June 12, 2014

Norma Shearer, Marie Antoinette

as MARIE ANTOINETTE
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Won: Venice Film Festival - Volpi Cup for Best Actress



People naturally compare Gone with the Wind and Jezebel due to both films being set around the Civil War period and the fact that both have queenly southern belles for heroines. However, I'd say that Marie Antoinette is just as worthy a comparison. Like Gone with the Wind, it too has a hefty running-time and monster grandiose aspirations. Further, like the other two pictures, the success of Marie Antoinette settles itself entirely on the giant wigs of leading lady Norma Shearer, whose French queen has a fabulosity that makes Scarlett O'Hara and Julie Marsden look like mere mortals. By now I've seen all of Shearer's Oscar-nominated performances and my relationship with her has been on-and-off. I tend to find her work either pretty good or terribly dull. Marie Antoinette was the last project Irving Thalberg had lined up for his wife before his death. In a figurative sense, this performance would be a bid farewell to Oscar, who had recognized Shearer more than any other actress throughout his first 12 years. I imagine that Shearer saw this role as an opportunity to not only honor her late husband, but to channel her pain by giving the performance of her life as well.

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 photo ScreenShot2014-06-04at70824PM.pngAnd what's not to love about Shearer in this film? From a purely superficial standpoint, her wigs, headpieces, and gorgeous Adrian gowns make her look like an opulent goddess, and that alone ensures she is watchable at the very least. I've often taken issue with Shearer's acting style, which at times can be too mannered and reliant on gestures to indicate drama, but never before has a film's tone been so fitting for these Shearer-isms. We are dealing with a legendary larger-than-life Queen in a film that's not taking itself too seriously as a biopic after all, so her performance here is really a marriage of silly theatrical tics and profound emotional acting that feels entirely appropriate with the picture's tone and atmosphere. The first half of the film is just Shearer having fun--we are to be in awe of her as she runs around in fabulous gowns and partakes in various shenanigans and shades the hell out of Gladys George and is gently wounded by King Louis XV, King Louis XVI, and Count Axel von Fersen. And in awe of her I was--Shearer is flighty, rambunctious, and fun, on top of doing an excellent job at handling all that the role demands while carrying this massive costume ball of a film. And then the second half hits--and suddenly we're in for a tailspin as the film becomes a crushing and relentless viewing experience. It's easy to see why Marie Antoinette was a favorite of Shearer's--the picture acts sort of like a metaphor for her life at the time. It's befitting that the Queen of M-G-M would play the Queen of France, but by 1938, Shearer had grown weary of her career, surely because of Thalberg's death but likely because what left with Thalberg was the mastermind that shaped Shearer's dominance throughout the 1930's. So there's something painfully sincere in watching a woman nearing the end of her professional career play the tragic French queen, overthrown by her people and taken to the guillotine to die. Same goes with the scene in which Marie reacts to the news of Louis' execution and the subsequent scene in which she watches him die--there is an intensity to her here that feels dangerously real. There were times near the end of the film that were vividly tough to watch, and that's due to Shearer's visceral use of emotions. Her work is beautiful in its tragedy--seeing her watch all her loved ones taken away and killed, seeing her try and protect her son with what little royal courage she has left, and seeing her jailed alone, stripped and raw and ready for all of it to be over. It's an incredible transformation, as thrilling to watch as it is grueling. I've never seen Shearer so gritty as in her last two scenes, a ghost of a person she once was, damaged by her despair. Perhaps it's the closeness to home that really brought out the greatness in her...it's exciting, gripping, and traumatic work, a perfect cherry on top to a fantastic run. With an exception of The Women, Shearer's films would see waning returns and she would retire not long after Marie Antoinette. She would also shy away from the spotlights that had previously shone so brightly on her. Frankly, I couldn't have asked for a better goodbye than with this performance, and it is with great pleasure that I give her a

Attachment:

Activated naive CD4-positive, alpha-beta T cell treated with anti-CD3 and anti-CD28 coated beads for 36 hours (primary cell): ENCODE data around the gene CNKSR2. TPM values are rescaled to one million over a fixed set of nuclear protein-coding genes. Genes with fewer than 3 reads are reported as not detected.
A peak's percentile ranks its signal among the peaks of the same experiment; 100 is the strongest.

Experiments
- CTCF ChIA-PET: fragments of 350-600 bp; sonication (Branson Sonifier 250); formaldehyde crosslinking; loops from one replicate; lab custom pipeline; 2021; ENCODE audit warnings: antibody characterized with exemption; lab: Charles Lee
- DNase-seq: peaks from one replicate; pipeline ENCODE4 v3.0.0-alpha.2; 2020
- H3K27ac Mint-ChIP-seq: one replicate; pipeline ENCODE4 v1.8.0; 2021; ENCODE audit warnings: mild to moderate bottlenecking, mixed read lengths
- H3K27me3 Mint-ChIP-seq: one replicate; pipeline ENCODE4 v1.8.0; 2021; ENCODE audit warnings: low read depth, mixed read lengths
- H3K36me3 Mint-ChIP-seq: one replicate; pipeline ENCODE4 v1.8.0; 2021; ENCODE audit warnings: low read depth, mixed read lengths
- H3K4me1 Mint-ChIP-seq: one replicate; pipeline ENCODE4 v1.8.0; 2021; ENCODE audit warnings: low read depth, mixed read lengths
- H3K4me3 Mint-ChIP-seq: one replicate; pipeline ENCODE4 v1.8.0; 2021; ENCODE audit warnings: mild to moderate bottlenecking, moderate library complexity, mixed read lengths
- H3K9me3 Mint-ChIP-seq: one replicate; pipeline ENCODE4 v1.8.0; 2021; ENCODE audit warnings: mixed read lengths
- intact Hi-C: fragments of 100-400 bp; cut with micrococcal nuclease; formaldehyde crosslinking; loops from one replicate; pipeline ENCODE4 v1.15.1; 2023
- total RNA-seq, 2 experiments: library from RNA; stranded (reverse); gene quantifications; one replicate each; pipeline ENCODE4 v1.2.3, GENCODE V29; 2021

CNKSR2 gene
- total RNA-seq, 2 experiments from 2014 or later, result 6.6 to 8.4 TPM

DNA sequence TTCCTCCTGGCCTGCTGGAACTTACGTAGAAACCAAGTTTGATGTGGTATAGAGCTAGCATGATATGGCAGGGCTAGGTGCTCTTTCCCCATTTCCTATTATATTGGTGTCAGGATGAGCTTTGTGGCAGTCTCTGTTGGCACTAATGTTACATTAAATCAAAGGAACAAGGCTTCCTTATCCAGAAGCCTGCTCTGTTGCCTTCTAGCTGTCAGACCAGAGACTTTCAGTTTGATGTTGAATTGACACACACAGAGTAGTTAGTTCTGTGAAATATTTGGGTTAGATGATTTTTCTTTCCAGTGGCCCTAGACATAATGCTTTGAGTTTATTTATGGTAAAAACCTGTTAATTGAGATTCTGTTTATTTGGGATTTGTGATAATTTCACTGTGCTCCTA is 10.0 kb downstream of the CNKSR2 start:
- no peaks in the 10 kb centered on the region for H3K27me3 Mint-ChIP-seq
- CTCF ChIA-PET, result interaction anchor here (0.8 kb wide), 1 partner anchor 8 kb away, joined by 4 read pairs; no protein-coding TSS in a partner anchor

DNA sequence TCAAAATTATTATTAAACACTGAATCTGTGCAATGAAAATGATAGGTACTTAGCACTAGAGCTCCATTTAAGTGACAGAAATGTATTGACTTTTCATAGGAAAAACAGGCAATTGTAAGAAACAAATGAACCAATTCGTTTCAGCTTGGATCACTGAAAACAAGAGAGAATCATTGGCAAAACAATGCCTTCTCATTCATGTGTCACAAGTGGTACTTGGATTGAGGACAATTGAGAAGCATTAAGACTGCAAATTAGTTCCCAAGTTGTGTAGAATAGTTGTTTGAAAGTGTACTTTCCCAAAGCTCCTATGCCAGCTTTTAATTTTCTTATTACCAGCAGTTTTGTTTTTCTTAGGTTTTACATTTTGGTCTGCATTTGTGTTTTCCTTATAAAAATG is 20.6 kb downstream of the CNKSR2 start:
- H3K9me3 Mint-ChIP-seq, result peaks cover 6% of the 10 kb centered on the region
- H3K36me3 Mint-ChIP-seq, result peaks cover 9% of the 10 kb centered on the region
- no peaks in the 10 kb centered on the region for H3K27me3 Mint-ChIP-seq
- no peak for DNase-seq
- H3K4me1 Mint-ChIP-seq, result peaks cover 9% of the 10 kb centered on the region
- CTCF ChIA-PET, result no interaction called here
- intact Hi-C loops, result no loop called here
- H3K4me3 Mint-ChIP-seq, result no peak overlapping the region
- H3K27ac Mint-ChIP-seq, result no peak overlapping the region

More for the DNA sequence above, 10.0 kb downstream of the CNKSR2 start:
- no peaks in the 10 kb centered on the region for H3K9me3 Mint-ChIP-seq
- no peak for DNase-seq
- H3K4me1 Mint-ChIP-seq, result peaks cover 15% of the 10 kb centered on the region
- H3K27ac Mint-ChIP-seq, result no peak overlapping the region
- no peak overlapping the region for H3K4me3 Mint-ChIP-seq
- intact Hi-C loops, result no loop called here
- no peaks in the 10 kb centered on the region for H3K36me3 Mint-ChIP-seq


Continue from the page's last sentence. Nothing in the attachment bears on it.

9 comments:

  1. Yay, I'm so glad you love her so much! :)

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  2. wow. I hope I get to draw 1938 at one point, if only for an excuse to see this. :)

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    1. Haha, you probably won't be doing another year out of the 30's for awhile though, right?

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    2. Actually, I will. 30s, 50s and 90s still have only 2 years each.

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  3. The drama going on behind the scenes was as intriguing as anything happening on the screen. In November 1936, two months after Thalberg’s death, Louis B. Mayer made a move to have Irving’s share of the ongoing profit deal between the two and MGM lawyer Robert Rubin revert to those two survivors.

    They hadn’t reckoned with Norma as a surviving party, who was more than prepared to fight. A five-month cold war set it, with Norma using her every skill as a actress to play the victim to select interviewers, until Mayer was finally ordered by Nicholas Schenck, head of MGM’s New York-located, parent company Loew’s Inc., to back down.

    The Thalberg estate would receive its share of Irving’s percentage up to 1938, when his contract would expire. “Later, when the company began leasing its films to television, the benefit to the estate was far greater than either side foresaw at the time.”